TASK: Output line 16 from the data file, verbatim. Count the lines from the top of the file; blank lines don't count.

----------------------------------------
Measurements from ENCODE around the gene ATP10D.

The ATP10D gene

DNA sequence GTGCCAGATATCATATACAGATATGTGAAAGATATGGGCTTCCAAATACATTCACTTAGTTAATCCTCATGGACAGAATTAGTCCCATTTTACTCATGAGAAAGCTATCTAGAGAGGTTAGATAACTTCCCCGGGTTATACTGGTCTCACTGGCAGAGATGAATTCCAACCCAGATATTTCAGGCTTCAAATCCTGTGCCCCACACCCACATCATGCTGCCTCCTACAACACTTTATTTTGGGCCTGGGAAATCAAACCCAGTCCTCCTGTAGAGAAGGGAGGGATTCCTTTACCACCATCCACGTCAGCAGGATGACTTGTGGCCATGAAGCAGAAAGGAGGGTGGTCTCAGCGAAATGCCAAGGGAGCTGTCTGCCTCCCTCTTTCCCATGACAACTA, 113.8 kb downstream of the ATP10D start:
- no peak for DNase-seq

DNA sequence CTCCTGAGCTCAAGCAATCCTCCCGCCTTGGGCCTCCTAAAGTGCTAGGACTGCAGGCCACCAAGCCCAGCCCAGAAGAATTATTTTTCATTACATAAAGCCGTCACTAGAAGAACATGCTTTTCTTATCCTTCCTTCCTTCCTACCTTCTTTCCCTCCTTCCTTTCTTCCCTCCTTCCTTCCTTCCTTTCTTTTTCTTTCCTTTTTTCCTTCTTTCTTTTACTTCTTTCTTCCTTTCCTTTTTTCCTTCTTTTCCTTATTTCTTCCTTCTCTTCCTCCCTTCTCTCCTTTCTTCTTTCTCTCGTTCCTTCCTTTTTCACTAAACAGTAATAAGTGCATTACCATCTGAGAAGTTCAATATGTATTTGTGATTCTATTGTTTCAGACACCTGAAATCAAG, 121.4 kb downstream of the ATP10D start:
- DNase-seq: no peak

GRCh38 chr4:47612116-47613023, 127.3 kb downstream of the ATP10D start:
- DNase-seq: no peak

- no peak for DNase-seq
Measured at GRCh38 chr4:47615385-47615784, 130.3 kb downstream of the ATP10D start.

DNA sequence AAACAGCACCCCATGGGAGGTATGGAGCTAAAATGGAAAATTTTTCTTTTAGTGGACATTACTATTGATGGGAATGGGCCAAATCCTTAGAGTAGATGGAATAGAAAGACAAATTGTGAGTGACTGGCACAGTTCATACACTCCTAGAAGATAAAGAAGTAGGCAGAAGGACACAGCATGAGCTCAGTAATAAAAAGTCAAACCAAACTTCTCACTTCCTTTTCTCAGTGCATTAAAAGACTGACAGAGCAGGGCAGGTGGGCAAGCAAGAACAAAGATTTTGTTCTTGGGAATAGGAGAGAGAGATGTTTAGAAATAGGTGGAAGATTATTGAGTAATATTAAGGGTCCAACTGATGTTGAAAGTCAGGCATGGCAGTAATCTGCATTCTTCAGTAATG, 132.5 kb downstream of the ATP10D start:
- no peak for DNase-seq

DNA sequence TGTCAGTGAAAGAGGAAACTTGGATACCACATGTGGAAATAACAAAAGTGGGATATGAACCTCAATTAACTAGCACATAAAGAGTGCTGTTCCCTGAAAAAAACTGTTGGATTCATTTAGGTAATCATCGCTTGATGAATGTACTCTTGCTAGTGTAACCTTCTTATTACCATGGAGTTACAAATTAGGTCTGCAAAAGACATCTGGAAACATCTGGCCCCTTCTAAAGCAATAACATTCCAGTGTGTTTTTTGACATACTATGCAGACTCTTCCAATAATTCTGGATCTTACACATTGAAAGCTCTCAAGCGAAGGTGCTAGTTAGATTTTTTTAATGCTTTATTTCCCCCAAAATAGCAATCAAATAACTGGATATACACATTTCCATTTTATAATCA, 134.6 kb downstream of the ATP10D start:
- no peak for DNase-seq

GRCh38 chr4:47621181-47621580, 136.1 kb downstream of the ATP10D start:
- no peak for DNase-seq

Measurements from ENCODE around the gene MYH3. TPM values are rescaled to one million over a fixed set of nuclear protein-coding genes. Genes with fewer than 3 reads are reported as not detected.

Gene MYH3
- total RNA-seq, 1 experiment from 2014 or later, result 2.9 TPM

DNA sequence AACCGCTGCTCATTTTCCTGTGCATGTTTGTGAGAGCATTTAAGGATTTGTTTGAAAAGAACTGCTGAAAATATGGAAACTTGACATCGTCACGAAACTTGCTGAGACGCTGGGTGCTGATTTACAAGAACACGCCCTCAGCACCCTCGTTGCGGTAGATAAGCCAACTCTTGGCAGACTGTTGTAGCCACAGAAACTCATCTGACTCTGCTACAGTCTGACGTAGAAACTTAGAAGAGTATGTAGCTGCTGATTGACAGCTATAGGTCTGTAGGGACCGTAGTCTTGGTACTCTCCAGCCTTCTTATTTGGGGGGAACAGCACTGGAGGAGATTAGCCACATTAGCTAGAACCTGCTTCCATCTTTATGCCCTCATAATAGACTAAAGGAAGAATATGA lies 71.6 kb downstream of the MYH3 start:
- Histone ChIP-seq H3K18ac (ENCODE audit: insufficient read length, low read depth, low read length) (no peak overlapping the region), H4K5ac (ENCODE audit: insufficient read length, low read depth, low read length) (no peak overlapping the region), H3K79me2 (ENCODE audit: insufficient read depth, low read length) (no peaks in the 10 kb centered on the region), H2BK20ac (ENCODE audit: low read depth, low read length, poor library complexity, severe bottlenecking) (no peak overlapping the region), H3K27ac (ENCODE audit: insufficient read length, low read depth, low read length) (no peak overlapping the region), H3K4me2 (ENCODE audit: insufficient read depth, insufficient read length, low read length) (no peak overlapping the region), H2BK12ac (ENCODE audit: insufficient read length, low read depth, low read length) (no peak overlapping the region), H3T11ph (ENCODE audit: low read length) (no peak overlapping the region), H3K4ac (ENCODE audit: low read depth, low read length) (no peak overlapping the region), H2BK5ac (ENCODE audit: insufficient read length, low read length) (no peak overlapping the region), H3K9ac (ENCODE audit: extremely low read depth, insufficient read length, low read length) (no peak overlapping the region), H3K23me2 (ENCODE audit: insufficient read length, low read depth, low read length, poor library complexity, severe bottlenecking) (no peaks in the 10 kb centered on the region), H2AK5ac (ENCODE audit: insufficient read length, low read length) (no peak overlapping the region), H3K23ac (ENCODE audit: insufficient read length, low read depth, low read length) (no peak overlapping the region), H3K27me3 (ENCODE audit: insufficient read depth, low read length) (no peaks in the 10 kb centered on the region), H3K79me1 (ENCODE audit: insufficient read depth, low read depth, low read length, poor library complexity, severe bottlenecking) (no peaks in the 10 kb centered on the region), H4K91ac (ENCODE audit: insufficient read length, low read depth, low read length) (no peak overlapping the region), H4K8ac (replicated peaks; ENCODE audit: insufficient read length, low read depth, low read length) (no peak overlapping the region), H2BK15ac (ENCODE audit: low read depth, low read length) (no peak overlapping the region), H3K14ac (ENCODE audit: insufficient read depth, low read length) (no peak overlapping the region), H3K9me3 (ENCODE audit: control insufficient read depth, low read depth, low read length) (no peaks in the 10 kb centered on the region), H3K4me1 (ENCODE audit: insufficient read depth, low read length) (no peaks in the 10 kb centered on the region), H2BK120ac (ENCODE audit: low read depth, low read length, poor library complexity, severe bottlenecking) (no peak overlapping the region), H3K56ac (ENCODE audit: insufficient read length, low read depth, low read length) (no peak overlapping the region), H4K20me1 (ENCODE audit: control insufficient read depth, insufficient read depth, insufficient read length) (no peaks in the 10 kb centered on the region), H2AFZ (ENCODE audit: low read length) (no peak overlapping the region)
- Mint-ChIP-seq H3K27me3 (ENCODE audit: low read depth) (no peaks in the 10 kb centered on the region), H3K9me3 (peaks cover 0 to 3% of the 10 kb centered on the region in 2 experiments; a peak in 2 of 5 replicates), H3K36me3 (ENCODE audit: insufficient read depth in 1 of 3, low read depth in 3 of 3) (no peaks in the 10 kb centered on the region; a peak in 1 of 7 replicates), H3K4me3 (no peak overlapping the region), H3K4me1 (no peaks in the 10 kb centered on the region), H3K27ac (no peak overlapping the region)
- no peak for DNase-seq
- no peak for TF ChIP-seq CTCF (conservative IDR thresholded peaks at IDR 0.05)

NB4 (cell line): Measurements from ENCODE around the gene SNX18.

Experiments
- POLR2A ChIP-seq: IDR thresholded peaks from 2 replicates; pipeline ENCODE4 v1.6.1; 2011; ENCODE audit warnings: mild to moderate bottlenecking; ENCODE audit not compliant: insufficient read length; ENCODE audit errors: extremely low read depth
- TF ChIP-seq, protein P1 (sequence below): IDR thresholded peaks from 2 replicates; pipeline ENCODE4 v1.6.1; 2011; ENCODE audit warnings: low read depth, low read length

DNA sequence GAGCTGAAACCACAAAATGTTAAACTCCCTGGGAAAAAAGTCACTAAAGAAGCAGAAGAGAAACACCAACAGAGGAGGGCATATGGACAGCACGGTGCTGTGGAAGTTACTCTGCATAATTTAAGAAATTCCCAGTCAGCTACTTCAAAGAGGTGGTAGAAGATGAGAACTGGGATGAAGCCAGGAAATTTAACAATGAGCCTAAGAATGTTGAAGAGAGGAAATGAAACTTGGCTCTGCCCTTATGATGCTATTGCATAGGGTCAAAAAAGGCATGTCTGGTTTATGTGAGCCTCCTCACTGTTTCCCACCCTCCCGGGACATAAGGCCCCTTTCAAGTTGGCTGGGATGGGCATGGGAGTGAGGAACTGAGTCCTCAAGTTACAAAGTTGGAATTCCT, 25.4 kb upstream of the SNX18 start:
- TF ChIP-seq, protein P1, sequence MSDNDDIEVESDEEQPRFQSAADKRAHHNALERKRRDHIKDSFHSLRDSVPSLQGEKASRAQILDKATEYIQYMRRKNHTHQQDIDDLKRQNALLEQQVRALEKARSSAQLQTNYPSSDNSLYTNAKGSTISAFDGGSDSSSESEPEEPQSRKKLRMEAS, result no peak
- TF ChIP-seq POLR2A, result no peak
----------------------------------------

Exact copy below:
- no peak for DNase-seq